Diagraf's Reverse Filmmaking
A peek at his process and a preview of his VJ set with Voices from the Lake and Max Cooper
Patrick Trudeau - May 20, 2014
Patrick Trudeau creates mesmerizing visual shows as Diagraf. He's performed extensively in Montréal, including several editions of MUTEK here and in Mexico City - and all over the world. In this post he provides a peek at his process and a preview of what to expect when he accompanies Voices from the Lake and Max Cooper at Métropolis on Friday, May 30.
Since its inception, MUTEK has been at the avant-garde of the interaction between music and technology. Fortunately for visual artists such as myself (at a similar intersection between visual imagery and technology), a recognition of our contributions came quite early, and the festival has been a fertile territory for audio-visual experimentation in general and VJing in particular.
While immediate perception is multi-sensory, memory is an inherently visual phenomenon. We speak of the mind's eye, for example, and when we recall an event the mental images associated with it play back on the mind's movie screen. Think of the best concert you have attended and the images will come flooding back, perhaps in a very concrete form. For this reason I believe that it is of great importance for an event to have a strong visual dimension.
In this regard, along with the lights and the scenography an increasingly large role is played by the VJ. In a technologically assisted process, we are the reverse filmmakers: live-editing and crafting the movie to the soundtrack itself.
Director Sidney Pollack, speaking about filmmaking, said of the editing process that it feels like sculpting. I would argue that it is even more so with VJing. With the music as our muse and guide we find the visual elements that fit, we chip away some layers, add others, and shape it further in a constantly shifting and evolving dance of interpretation and form.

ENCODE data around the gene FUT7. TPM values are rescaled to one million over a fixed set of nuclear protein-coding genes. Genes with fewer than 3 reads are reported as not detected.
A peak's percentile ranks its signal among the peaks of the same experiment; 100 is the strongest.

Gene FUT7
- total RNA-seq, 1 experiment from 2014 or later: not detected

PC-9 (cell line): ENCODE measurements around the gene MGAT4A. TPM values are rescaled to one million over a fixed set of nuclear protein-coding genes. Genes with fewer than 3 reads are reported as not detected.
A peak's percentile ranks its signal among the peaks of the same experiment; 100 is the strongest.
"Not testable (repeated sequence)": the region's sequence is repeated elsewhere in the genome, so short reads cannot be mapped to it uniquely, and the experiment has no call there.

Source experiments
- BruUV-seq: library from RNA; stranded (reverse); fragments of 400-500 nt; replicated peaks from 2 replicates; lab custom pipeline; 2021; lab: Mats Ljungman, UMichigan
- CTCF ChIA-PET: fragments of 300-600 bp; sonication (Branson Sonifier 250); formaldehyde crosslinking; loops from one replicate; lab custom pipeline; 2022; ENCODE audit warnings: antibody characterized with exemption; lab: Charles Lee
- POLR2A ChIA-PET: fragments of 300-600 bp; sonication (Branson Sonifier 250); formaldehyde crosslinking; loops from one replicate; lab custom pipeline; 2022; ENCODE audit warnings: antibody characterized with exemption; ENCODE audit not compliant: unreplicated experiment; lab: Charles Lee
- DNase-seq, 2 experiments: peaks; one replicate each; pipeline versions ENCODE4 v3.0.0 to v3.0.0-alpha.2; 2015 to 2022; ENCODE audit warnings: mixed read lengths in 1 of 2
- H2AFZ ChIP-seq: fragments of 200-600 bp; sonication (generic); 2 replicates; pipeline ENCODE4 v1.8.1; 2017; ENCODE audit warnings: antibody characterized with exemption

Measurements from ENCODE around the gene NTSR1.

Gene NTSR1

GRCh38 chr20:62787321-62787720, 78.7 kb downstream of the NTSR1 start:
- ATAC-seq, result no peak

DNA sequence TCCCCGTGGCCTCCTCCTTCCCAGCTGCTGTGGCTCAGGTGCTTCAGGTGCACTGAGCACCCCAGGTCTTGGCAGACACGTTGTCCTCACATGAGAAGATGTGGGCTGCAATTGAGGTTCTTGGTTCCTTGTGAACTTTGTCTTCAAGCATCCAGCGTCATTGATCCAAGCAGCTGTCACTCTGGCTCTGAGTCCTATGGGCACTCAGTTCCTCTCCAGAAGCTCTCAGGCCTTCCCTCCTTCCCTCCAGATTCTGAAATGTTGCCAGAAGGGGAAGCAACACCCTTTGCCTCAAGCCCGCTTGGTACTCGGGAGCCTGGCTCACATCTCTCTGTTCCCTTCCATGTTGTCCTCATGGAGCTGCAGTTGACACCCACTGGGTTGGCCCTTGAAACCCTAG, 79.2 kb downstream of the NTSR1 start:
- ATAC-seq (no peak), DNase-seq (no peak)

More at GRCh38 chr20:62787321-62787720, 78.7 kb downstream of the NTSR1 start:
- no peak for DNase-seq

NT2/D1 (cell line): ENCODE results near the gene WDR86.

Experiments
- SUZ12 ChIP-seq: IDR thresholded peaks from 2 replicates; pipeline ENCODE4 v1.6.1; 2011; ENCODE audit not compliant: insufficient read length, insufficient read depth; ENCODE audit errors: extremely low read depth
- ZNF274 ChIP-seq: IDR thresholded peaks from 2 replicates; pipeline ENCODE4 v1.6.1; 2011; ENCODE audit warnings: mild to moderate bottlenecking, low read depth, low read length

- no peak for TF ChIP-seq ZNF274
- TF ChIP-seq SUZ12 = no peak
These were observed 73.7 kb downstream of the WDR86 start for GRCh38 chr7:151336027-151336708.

This of course requires quite a bit of preparation. My own process, particularly at a festival such as MUTEK, starts with gaining a familiarity with the musicians and their work. Their sounds inspire the creation of new visual content and its addition to my existing bank of images. (I try to use a strong percentage of new material for important events, although I've also discovered that I am quite incapable of using the same footage the same exact way twice.) I attempt to always come up with something new and a little different, using new (at least for me) tools and techniques, new software and plugins. I assemble it in loose scenes in my software, while making sure it is easy to make changes on the fly. For myself, at least, it is most important not to be locked into anything, but instead have a strong base which also leaves as much room as possible for improvisation.
Many questions come up before and during the performance itself. Is this luminous screen a flat surface to be painted, or a window precipitating the illusion of depth and the projection of great distance? Am I reaching towards beauty or the sublime, towards the light or towards the darkness? Does the music call for representative imagery or abstraction? Which colour palate is appropriate for the mood and setting? Always, in these things, the music is the guide.
For the Voices From The Lake performance, for example, I have a very subdued set planned. Understated and meditative, I envision it as monochromatic and cinematic, with strong organic features in a constant counterpoint to the more digital elements. The same night I am performing with Max Cooper, and in that set I will most likely use more abstraction, more geometry and more colour. Of course in a situation like this I can only guess at what the artists are going to do so any of that might change in the moment of performance.
The underlying challenge is not to do too much. The visuals must always support the music, drawing attention to certain aspects of it, never distracting attention away from it.
Most important is the voyage. I try to inject into my VJ sets a narrative thread which, along with the music, takes the audience on a journey with a clear introduction, climax, and resolution. I approach it as I did my filmmaking and my music: with the introduction of elements and scenes slowly building towards the whole, and with the introduction of tension and its eventual release. Finally, the goal is to create the strongest possible impression of synaesthesia, and through that process craft truly memorable experiences.